Russian banks may be barred from using SWIFT, a payment system that enables reliable and secure financial transactions, under restrictions against Moscow, in what one official called a potential “spiral of sanctions.”
“It’s no secret that there are threats, mainly from the United States, to disconnect Russia from the SWIFT system,” said Dmitry Birichevsky, director of the economic cooperation department of the Russian Foreign Ministry.
Speaking on RIA Novosti on Monday, the diplomat noted that Russia was concerned that SWIFT could be caught in a “Spiral of sanctions”, led by Washington.
However, the senior official does not believe America will act any time soon in the face of this threat.
“I am convinced that we will not be disconnected from SWIFT anytime soon, and maybe never” he said, noting that Russia would be able to conclude payment agreements with its trading partners anyway.
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“Since 2014, Russia has been working on its own payment system. This system already exists. he explained. “We all use the MIR card. It is also accepted in a number of neighboring countries and in Turkey. Negotiations are also underway with other partners.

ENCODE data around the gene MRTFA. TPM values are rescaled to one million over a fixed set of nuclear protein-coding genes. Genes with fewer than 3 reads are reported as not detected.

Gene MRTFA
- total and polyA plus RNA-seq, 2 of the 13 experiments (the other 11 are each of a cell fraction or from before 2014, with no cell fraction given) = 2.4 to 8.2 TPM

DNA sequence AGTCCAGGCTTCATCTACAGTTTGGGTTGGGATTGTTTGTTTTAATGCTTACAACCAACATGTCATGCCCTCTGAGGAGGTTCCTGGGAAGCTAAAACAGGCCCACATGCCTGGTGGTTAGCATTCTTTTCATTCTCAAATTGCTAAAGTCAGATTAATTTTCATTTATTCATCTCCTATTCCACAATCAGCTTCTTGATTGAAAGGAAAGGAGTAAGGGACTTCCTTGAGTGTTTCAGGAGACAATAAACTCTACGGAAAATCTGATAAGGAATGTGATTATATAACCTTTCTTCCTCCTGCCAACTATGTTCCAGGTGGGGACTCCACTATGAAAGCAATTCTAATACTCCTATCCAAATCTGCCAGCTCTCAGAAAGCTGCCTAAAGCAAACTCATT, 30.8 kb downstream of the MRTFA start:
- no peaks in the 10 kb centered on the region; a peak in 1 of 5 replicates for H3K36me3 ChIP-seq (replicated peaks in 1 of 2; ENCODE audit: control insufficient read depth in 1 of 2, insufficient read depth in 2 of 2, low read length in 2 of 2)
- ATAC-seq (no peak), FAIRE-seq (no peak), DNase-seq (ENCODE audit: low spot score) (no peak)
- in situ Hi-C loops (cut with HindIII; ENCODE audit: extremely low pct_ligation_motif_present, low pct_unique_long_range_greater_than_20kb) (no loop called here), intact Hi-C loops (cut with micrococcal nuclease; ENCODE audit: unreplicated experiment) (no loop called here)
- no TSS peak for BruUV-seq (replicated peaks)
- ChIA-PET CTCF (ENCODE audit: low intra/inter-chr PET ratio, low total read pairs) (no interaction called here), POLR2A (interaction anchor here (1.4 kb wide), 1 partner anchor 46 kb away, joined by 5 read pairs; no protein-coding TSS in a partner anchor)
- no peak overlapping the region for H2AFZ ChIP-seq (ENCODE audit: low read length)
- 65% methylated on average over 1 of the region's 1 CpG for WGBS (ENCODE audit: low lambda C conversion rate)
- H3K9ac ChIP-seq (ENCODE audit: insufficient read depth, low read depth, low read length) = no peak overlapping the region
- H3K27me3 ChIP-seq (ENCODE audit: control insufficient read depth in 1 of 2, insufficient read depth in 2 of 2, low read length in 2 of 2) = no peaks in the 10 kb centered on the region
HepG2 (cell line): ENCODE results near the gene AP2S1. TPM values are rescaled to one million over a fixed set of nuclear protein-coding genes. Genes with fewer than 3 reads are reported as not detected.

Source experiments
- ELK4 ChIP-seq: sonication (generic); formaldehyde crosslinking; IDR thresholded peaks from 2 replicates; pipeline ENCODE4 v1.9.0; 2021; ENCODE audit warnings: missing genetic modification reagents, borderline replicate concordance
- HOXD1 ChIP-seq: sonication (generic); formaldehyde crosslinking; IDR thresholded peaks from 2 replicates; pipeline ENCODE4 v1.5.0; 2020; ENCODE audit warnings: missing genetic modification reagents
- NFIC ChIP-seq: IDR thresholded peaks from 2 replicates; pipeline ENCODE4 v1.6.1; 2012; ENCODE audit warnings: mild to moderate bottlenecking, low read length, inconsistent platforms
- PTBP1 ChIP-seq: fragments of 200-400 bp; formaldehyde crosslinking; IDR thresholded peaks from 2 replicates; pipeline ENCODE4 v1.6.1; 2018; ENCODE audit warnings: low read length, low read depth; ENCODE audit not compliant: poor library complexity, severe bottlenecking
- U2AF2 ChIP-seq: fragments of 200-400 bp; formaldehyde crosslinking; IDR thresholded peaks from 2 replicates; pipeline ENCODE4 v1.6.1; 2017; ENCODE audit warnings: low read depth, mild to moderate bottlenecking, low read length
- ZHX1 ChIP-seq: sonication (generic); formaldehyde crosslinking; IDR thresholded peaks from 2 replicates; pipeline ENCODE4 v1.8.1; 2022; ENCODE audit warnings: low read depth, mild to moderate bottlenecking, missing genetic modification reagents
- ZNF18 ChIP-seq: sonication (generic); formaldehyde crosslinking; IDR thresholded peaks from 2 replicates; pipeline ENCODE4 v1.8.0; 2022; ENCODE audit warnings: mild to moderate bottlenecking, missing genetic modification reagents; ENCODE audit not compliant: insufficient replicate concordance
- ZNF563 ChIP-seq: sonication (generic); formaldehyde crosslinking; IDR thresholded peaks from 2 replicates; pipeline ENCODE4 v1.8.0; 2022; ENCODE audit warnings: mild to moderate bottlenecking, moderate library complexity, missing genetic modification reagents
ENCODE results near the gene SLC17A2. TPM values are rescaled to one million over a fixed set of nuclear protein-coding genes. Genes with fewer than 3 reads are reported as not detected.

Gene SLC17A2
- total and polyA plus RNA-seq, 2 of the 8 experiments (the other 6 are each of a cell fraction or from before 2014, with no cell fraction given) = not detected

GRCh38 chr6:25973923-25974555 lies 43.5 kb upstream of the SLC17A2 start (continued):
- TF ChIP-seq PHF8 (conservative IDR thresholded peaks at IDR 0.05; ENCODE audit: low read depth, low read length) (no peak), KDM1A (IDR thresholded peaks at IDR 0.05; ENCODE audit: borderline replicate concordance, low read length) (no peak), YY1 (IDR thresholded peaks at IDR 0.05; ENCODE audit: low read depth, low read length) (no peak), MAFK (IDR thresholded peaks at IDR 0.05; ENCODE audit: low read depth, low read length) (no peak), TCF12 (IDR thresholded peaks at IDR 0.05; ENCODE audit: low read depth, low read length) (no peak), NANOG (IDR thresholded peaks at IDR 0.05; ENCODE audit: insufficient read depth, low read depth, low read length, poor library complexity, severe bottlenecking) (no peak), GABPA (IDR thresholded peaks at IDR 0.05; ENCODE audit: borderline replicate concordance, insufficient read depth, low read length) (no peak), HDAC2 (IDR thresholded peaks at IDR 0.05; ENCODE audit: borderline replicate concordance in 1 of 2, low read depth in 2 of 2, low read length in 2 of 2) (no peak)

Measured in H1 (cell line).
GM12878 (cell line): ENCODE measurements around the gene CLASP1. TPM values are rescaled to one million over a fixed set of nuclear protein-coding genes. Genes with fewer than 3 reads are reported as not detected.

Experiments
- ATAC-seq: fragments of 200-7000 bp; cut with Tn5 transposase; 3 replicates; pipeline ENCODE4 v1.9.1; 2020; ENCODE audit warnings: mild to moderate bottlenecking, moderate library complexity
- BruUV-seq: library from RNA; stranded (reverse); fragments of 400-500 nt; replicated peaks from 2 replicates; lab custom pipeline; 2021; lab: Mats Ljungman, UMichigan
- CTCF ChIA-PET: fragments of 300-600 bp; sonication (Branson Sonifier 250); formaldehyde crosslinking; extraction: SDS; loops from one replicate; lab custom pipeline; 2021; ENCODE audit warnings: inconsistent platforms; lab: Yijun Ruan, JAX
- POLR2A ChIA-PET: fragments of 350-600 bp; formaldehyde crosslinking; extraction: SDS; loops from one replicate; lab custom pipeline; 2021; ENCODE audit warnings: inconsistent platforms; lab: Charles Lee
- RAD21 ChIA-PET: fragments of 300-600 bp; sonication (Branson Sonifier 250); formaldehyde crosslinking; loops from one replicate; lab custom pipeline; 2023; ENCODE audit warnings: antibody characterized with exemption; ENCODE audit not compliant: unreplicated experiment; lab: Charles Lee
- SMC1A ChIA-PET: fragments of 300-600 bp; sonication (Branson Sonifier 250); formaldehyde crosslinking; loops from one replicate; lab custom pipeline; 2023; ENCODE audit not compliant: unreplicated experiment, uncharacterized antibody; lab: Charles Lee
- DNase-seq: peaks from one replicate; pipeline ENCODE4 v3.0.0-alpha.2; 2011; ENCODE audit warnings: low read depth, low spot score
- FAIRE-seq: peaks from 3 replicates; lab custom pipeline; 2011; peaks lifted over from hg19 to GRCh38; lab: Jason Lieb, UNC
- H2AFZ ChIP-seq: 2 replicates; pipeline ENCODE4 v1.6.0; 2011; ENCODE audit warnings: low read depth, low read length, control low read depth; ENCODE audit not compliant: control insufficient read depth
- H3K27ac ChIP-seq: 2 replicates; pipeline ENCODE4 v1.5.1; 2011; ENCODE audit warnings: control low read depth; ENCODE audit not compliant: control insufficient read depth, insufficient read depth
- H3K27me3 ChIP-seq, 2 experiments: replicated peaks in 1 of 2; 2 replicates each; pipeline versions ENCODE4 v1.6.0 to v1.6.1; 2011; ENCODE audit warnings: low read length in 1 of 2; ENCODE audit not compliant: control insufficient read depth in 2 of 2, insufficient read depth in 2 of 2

Last month, politicians in the European Parliament voted in favor of a resolution condemning what they called “Military posture near the country’s border with Ukraine”. MEPs agreed that, “If the military reinforcement should lead to an invasion”, Moscow should be excluded from SWIFT, along with other economic measures.
Proposals to cut Moscow off from the world’s leading international payment system are not new. After seven years of threats, Russia is now in a position where losing access to SWIFT would no longer be a disastrous blow. The country has created its own alternative, called SPFS, which works nationally, and Moscow is looking to expand the system internationally.
READ MORE: Cutting Russia off SWIFT would mean declaration of war – Russian PM
Moscow has already warned it would consider such a move “a declaration of war”. Former Prime Minister Dmitry Medvedev, who is now deputy chairman of Russia’s Security Council, also called him “punch in the stomach.”
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